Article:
We have an open call for sponsors to join the next phase of our multi-client JIP. We also offer opportunities for individual, bespoke projects and other forms of engagement with our group. Please contact us for further information.

From Traps to Damage

Foreland fold-thrust belts host important economic resources and important targets for hydrocarbon exploration and development. However, forecasting their subsurface structure and response to engineering interventions are difficult to forecast. Structural complexity together with difficulties in seismic imaging makes for significant uncertainties, for example in quantifying trap shape and size. Furthermore, subsurface development is complicated by smaller-scale damage – that include the fracture networks that host hydrocarbons in otherwise low permeability strata, but that can also serve to degrade and partition high porosity reservoirs. Structural damage can also increase risk of top-seal failure. There remain unrecognised uncertainties in all aspects of structural prediction and forecasting in fold-thrust belts. The Fold-Thrust Research Group is an Aberdeen-based team of researchers. Together we provide new research, knowledge exchange and training to help a variety of end-user communities to meet these challenges.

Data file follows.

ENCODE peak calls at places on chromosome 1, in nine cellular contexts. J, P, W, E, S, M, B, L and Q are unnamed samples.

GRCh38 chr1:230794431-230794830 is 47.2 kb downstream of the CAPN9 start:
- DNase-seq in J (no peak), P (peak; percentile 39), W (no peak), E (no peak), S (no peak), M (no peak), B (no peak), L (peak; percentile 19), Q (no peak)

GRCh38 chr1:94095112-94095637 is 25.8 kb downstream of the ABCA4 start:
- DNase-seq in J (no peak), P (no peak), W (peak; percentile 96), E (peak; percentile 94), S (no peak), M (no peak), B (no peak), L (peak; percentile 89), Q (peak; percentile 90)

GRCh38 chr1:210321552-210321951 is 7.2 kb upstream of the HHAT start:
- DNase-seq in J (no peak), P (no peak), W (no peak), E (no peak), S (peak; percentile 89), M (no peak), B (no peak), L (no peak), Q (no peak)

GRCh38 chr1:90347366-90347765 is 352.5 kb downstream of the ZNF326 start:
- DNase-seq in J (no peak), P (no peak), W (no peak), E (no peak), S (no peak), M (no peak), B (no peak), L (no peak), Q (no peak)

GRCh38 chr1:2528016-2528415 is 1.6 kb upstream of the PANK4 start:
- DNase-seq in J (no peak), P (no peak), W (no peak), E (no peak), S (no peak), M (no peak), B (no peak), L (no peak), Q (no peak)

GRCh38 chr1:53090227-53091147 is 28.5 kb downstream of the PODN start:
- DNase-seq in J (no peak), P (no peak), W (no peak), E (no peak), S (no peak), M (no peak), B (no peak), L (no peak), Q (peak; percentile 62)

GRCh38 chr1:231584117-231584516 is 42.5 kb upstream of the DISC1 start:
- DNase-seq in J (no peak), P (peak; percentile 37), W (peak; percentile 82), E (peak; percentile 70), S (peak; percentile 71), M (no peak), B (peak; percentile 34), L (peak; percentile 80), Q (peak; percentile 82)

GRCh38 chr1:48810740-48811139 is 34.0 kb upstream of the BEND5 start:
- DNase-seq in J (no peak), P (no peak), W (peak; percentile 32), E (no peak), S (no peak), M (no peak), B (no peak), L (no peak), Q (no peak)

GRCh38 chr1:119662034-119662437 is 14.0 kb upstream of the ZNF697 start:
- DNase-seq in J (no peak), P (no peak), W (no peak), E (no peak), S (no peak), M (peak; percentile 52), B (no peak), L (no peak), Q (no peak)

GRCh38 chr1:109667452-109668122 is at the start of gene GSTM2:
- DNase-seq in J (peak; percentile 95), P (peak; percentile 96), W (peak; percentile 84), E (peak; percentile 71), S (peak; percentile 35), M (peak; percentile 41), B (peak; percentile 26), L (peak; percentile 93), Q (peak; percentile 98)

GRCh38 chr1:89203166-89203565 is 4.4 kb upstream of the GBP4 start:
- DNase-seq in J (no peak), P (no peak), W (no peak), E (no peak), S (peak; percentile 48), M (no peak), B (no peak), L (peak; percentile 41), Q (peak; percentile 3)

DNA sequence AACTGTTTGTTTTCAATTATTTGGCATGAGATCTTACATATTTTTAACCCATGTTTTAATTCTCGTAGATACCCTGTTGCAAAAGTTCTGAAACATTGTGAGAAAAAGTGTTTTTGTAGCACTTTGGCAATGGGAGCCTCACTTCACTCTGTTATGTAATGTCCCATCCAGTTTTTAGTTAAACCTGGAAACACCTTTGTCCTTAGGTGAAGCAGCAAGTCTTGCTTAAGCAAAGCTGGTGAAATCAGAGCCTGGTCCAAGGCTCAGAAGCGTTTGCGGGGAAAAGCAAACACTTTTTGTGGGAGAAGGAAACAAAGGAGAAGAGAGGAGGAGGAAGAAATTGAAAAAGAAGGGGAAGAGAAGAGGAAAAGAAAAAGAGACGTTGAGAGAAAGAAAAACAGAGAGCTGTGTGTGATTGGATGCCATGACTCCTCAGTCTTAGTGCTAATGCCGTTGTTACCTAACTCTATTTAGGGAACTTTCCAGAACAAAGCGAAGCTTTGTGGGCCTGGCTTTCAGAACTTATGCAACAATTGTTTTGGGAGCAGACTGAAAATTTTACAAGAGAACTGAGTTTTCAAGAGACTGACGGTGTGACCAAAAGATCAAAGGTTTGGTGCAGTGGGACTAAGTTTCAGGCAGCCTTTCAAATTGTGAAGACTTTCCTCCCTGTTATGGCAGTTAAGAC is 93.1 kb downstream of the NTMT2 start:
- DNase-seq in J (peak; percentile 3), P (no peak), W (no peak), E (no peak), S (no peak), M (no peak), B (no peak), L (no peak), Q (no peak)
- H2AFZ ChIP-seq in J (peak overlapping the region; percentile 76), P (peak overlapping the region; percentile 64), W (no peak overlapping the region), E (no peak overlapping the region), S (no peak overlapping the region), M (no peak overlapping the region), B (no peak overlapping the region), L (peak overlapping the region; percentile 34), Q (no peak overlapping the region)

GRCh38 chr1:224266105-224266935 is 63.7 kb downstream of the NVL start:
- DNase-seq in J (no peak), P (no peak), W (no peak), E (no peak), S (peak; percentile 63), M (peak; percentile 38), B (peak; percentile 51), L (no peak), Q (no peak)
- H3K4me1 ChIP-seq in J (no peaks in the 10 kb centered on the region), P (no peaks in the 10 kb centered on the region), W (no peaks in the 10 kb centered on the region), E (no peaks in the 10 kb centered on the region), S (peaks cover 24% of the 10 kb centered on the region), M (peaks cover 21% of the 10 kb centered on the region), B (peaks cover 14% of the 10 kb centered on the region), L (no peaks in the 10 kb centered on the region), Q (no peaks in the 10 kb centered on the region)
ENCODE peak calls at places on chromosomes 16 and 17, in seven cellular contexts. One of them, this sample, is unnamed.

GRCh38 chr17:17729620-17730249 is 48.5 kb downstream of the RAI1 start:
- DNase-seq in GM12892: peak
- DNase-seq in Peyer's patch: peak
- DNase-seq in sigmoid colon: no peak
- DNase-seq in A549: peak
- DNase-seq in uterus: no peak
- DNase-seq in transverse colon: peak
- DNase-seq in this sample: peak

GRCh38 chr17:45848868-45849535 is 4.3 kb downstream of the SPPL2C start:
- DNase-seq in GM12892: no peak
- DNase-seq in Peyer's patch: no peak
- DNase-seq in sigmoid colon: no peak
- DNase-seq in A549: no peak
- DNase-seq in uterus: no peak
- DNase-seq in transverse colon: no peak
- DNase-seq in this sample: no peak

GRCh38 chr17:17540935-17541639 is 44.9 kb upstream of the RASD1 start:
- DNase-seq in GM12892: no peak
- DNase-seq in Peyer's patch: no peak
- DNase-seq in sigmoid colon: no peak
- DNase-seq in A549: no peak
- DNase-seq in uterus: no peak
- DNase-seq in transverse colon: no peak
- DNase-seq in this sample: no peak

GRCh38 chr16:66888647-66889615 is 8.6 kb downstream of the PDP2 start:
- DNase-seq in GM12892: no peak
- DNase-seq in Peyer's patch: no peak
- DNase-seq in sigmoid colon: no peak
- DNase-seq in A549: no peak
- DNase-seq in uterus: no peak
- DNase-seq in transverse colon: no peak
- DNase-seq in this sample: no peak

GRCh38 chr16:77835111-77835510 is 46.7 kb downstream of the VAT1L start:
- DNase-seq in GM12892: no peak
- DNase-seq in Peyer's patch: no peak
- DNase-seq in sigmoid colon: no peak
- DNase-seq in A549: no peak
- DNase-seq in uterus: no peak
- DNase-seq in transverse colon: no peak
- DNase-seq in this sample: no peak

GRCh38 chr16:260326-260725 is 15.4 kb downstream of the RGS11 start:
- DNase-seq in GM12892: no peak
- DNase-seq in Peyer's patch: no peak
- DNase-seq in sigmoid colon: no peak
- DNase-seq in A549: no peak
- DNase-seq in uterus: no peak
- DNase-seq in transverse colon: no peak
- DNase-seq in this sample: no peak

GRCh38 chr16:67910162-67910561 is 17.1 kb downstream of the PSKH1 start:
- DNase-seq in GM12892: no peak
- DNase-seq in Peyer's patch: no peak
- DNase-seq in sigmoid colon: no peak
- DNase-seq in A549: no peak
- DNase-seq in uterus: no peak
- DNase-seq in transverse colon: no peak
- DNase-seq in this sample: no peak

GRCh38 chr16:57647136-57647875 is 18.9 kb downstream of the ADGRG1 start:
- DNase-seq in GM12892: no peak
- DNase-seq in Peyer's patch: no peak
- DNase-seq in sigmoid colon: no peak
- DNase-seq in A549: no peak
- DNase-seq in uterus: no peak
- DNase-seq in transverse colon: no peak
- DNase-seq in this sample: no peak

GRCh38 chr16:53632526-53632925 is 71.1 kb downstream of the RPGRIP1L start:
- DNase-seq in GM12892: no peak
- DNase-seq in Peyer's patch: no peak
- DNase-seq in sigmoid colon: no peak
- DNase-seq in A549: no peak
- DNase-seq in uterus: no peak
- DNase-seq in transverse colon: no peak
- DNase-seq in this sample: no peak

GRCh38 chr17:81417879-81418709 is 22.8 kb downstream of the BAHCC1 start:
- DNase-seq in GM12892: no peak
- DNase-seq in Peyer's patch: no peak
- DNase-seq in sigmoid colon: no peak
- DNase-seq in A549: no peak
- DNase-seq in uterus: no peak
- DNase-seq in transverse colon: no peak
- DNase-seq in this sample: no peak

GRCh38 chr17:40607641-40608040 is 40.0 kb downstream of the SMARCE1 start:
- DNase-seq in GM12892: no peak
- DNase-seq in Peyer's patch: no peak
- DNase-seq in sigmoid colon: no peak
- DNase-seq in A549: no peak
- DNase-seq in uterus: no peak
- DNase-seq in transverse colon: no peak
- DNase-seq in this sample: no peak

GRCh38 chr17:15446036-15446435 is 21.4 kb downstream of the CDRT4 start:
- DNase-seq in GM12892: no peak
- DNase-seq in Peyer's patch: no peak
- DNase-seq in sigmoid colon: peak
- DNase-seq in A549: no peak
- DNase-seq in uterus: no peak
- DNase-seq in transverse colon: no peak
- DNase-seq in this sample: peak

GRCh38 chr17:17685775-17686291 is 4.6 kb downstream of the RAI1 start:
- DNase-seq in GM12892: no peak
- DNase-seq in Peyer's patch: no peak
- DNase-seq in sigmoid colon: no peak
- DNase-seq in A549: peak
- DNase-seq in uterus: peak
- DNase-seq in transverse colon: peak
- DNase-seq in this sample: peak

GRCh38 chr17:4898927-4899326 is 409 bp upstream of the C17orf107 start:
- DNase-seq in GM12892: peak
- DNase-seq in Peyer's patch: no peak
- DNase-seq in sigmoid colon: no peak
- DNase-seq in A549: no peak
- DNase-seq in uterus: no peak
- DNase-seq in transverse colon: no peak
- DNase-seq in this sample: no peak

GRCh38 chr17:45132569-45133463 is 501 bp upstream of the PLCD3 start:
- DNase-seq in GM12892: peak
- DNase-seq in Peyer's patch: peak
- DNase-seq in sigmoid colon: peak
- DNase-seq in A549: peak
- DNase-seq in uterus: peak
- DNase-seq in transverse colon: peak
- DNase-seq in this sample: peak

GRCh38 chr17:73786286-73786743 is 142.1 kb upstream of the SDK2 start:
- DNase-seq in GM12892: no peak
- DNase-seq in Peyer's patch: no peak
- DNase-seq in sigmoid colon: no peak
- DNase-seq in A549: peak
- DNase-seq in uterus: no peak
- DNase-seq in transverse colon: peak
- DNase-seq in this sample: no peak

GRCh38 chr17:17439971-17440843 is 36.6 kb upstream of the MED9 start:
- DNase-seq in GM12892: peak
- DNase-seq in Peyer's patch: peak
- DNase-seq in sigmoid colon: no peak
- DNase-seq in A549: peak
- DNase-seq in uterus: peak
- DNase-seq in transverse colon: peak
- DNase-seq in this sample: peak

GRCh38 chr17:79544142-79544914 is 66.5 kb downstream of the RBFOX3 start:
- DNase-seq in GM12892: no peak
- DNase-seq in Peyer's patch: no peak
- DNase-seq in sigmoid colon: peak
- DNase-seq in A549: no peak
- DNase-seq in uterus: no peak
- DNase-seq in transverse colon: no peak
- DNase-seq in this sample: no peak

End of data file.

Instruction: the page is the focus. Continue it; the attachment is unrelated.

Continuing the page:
The Fold-Thrust Research Group grew from an initial Pathfinder project and field workshop (in the French Subalpine chains). This spun up into a JIP, F-TRG phase 1, with the aim to reduce structural risks when exploring and developing hydrocarbon resources in fold-thrust belts. This has supported exploration and development, chiefly in the Papuan Fold Belt. In parallel we have a series of associated projects, including doctoral student research, which aims to characterise the structure of fold-thrust belts. This work links present-day structure and its evolution to the conditions of precursor geology, deformation rates, burial conditions and temperature. We explore the sources of bias and uncertainty in structural interpretation, the better to reduce risks associated with subsurface interpretation.

 

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